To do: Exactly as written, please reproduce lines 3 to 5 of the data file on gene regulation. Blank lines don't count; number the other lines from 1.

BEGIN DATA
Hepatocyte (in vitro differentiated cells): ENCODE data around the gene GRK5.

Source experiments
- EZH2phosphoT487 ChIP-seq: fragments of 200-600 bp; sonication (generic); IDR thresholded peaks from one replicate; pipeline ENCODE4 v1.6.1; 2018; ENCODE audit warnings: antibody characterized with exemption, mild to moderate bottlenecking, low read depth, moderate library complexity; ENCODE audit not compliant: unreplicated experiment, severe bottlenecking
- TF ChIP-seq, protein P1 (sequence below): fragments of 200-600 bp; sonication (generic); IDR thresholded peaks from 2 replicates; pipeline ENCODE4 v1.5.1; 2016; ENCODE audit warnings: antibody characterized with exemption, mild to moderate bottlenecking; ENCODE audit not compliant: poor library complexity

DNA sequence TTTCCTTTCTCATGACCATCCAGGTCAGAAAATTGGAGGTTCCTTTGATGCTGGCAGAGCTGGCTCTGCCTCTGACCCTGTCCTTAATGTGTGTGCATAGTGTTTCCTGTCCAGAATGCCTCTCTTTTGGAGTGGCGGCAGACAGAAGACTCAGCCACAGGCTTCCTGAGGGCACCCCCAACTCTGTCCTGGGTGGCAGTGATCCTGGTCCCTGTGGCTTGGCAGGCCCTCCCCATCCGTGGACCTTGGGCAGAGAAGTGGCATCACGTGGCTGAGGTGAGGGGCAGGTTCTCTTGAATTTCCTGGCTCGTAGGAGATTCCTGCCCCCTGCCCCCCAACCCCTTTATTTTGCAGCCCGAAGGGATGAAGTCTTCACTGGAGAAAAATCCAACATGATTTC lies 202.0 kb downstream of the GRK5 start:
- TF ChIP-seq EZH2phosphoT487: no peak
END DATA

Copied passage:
- EZH2phosphoT487 ChIP-seq: fragments of 200-600 bp; sonication (generic); IDR thresholded peaks from one replicate; pipeline ENCODE4 v1.6.1; 2018; ENCODE audit warnings: antibody characterized with exemption, mild to moderate bottlenecking, low read depth, moderate library complexity; ENCODE audit not compliant: unreplicated experiment, severe bottlenecking
- TF ChIP-seq, protein P1 (sequence below): fragments of 200-600 bp; sonication (generic); IDR thresholded peaks from 2 replicates; pipeline ENCODE4 v1.5.1; 2016; ENCODE audit warnings: antibody characterized with exemption, mild to moderate bottlenecking; ENCODE audit not compliant: poor library complexity

DNA sequence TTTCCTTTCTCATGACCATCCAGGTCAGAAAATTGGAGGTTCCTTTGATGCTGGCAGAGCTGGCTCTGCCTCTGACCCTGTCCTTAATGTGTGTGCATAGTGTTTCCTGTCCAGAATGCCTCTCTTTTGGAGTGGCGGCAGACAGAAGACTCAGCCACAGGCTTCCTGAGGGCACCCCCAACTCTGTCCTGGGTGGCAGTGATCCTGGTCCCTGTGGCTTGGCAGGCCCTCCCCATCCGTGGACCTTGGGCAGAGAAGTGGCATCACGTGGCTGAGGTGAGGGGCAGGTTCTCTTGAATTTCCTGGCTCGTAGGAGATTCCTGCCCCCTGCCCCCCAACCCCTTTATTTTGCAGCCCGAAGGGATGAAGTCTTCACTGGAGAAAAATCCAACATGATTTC lies 202.0 kb downstream of the GRK5 start: